Ο διοργανωτής ενός αγώνα βουνού, στέλνει 100-200-600 δρομείς να καλύψουν μία απόσταση σε μονοπάτια, φαράγγια και κορυφογραμμές, Αυτό προφανώς περιέχει κάποιες δυσκολίες και κάποια ρίσκα. Το επίπεδο αυτών είναι ένα θέμα, το κατά πόσο αυτά είναι υπολογισμένα και αναγνωρισμένα είναι ένα άλλο θέμα! Το βουνό είναι ανίκητο κάτω από συγκεκριμένες συνθήκες. Οι διοργανωτές οφείλουν να γνωρίζουν ΑΠΟΔΕΔΕΙΓΜΕΝΑ τις συνθήκες κάτω από τις οποίες η διαδρομή που έχουν επιλέξει για τον αγώνα τους είναι σε αρμονία με το βουνό και δεν πάει να το "νικήσει". Οι διαδρομές των αγώνων δεν βάζουν τους δρομείς σε θέση "ανταγωνιστική" προς το βουνό και τις δυσκολίες του. Τους βάζουν σε αρμονία και ροή μέσα σε αυτό. Γνώση σημαίνει ότι ο υπεύθυνος του αγώνα ΖΕΙ το βουνό που χρησιμοποιεί στον αγώνα του, κάτω από πολλές διαφορετικές συνθήκες και γνωρίζει τον χαρακτήρα του και τις ομορφιές του. Σε αυτή τη γνώση περιλαμβάνω:
  • πως εκδηλώνονται οι διάφορες καιρικές συνθήκες
  • που δημιουργούνται φυσικές δυσκολίες και ανάλογα με τον καιρό
  • που μπορεί να υπάρχει παγίδα - απρόοπτο
  • ποιες είναι οι φυσικές / ιστορικές "ροές-διαδρομές" των ανθρώπων και των ζώων πάνω στο βουνό
  • λύσεις σε περιπτώσεις κακών καρικών συνθηκών
  • τα όρια χρήσης του βουνού (πλήθος που μπορεί να δεχτεί, τεχνικό επίπεδο δρομέων που θα συμμετάσχουν, δυνατότητες προσβάσεων με μέσα διάσωσης)
  • διαδρομή που δίνει το συναίσθημα του επιτεύγματος στον συμμετέχοντα (άλλο να ανεβοκαταίβεις την ίδια πλαγιά 4 φορές μόνο και μόνο για αν "βγει" η απόσταση και τα υψομετρικά και άλλο να διασχίσεις έναν όγκο)
Όταν μία διοργάνωση θέτει σε υψηλότερο επίπεδο τα θέματα, τεχνικής δυσκολίας, ομορφιάς και δημοσιότητας σε σχέση με την πραγματική γνώση που αφορά τον χαρακτήρα του βουνού, τότε δημιουργεί συνθήκες που μπορεί να εξελιχθούν άσχημα για τον αγώνα. Ο φετινός χειμώνας είναι ένα ιδανικό παράδειγμα: Τα περισσότερο βουνά της Ελλάδας, δέχτηκαν πολύ μεγαλύτερες ποσότητες χιονιού και για μεγαλύτερη διάρκεια από ότι συνήθως. Αυτό θα έπρεπε να οδηγήσει τους διοργανωτές σε επανεξέταση των ημερομηνιών των αγώνων τους, και πιθανά σε μικρές αναβολές (15 ημέρες είναι υπέρ αρκετές για να "συναντήσουν" συνθήκες παρόμοιες με τις υπόλοιπες χρονιές). Επίσης όταν πλησιάζοντας στην ημέρα του αγώνα υπάρχει πρόβλεψη για καιρικές συνθήκες που μπορεί να αλλάξουν τον χαρακτήρα του βουνού για τους δρομείς που καλούνται να το διασχίσουν, τότε πρέπει να υπάρχει αντίστοιχος σχεδιασμός προκαταβολικά. Θυμίζω σε όλους το παράδειγμα της διοργάνωσης του UTMB 2011 που έχοντας μάθει από το λάθος της περασμένης χρονιάς (το 2010 έστειλε τους αθλητές να "νικήσουν" τις καιρικές συνθήκες... και έφτασε σε ανεξέλεγκτες καταστάσεις), το 2011 όταν παρουσιάστηκε καιρικό πρόβλημα είχε έτοιμες εναλλακτικές που σεβάστηκαν το βουνό και ταυτόχρονα εξασφάλισαν τους συμμετέχοντες στο σύνολό τους. Υπήρξε προσαρμογή που είχε βασιστεί σε γνώση.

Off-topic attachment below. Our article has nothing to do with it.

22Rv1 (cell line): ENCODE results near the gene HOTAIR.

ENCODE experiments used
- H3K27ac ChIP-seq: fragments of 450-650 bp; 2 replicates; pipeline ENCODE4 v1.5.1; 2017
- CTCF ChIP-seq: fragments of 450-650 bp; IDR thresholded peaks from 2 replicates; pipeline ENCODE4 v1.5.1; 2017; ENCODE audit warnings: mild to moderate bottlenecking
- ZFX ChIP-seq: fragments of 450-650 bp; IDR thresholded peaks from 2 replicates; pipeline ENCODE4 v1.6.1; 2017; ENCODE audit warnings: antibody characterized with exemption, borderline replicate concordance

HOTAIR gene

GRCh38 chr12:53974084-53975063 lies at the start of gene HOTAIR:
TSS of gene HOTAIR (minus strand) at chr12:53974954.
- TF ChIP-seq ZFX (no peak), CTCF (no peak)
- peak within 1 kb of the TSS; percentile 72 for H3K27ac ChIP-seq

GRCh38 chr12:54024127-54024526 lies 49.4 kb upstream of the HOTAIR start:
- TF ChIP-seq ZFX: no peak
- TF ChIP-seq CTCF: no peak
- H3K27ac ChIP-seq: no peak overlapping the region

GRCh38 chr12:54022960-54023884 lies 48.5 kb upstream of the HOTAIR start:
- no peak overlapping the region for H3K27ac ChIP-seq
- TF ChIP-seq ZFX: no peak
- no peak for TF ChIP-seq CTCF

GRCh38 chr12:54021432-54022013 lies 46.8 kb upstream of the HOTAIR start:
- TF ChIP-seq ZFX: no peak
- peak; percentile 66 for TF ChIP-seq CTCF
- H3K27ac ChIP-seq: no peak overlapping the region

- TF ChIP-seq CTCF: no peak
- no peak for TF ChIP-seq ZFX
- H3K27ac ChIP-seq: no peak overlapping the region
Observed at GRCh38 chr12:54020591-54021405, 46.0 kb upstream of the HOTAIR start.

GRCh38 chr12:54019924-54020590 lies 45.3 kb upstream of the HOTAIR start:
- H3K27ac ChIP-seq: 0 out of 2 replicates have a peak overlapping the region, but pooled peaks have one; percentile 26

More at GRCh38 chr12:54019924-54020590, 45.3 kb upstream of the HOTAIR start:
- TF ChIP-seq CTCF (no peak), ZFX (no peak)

Με βάση τα παραπάνω, κάθε διοργανωτής πρέπει να μπορεί να:
  • Θέτει προδιαγραφές τεχνικής κατάρτισης και φυσικής ικανότητας των συμμετεχόντων δρομέων για τον αγώνα του
  • Θέτει ανάλογες προδιαγραφές υποχρεωτικού εξοπλισμού
  • Προετοιμάζει εναλλακτικές διαδρομές
  • Προετοιμάζει έκτακτες παρεμβάσεις (όπως μπορεί να είναι ένας επιπλέον σταθμός υδροδοσίας ή μία επέμβαση στην σήμανση της διαδρομής π.χ. λόγω κακής ορατότητας)
  • Σχεδιάζει αποστολές πρώτων βοηθειών και διάσωσης
  • Μεταθέτει των αγώνα αν κριθεί αναγκαίο
  • Να αξιολογεί τους πόρους και τις υποδομές που έχει στην διάθεσή του για την σωστή υλοποίηση του αγώνα τόσο εντός προδιαγραφών όσο και σε πιο οριακές συνθήκες.
  • Να εξασφαλίζει στο 100% την διαθεσιμότητα των πόρων του με βάση το σχέδιο του (δεν γίνεται να "λείπει" κανείς και τίποτα από την "μάχη" τη ώρα που διεξάγεται ο αγώνας)
Όλα τα παραπάνω (και πιθανά ακόμα και άλλα που μου διαφεύγουν αυτή τη στιγμή), είναι προτεραιότητες ανώτερες από στοιχεία όπως: πιθανή δυσαρέσκεια των δρομέων που συμμετέχουν, δυσαρέσκεια χορηγών ή αρνητική δημοσιότητα κλπ.

Πέραν των παραπάνω, υπάρχει ένα ακόμα επίπεδο ευθύνης του διοργανωτή, απέναντι στο άθλημα και την κοινότητά του: Οφείλει να δημιουργεί συνθήκες που δεν θα δυσφημίσουν το άθλημα και τους αθλητές του. Και αναφέρομαι στην πιθανότητα ατυχήματος που θα "σημαδέψει" την κοινότητα των δρομέων βουνού (μια και αυτό είναι το θέμα εδώ). Σημειώνω εδώ ως παράδειγμα το ατύχημα που έγινε στον Λούσιο τον Μάιο του 2007 και την μορφή που αυτό πήρε στα ΜΜΕ (αγγίζοντας δραστηριότητες όπως το rafting, το canyoning και την πεζοπορία),

Στο πρόσφατο παράδειγμα της Ζήριας, όπου πέρυσι είχε δημιουργηθεί πρόβλημα με τον καιρό, φέτος υπήρχε σαφής καιρική πρόβλεψη για καταιγίδες. Επίσης η Ζήρια διατηρούσε ποσότητες χιονιού παραπάνω από τις συνηθισμένες για την εποχή. Η εκ νέου απρόοπτη διακοπή του αγώνα ίσως θα μπορούσε να είχε αποφευχθεί αν είχε σχεδιασθεί εναλλακτική διαδρομή. Φυσικά η διοργάνωση του αγώνα πήρε την σωστή απόφαση την δεδομένη στιγμή αφού οι προδιαγραφές δεν ήταν τέτοιες που θα έδιναν ασφάλεια στους δρομείς στην αρχικά σχεδιασμένη διαδρομή. Άλλο όμως η έκτακτη αντιμετώπιση του προβλήματος και άλλο ο σχεδιασμός με βάση τις προβλεπόμενες συνθήκες. Η πρόγνωση ήταν ξεκάθαρη και το βουνό έχει τον δικό του χαρακτήρα που φυσικά δεν αλλάζει! Και φυσικά οι δρομείς πρέπει να ξέρουν τι διαφοροποιήσεις μπορεί να προκύψουν.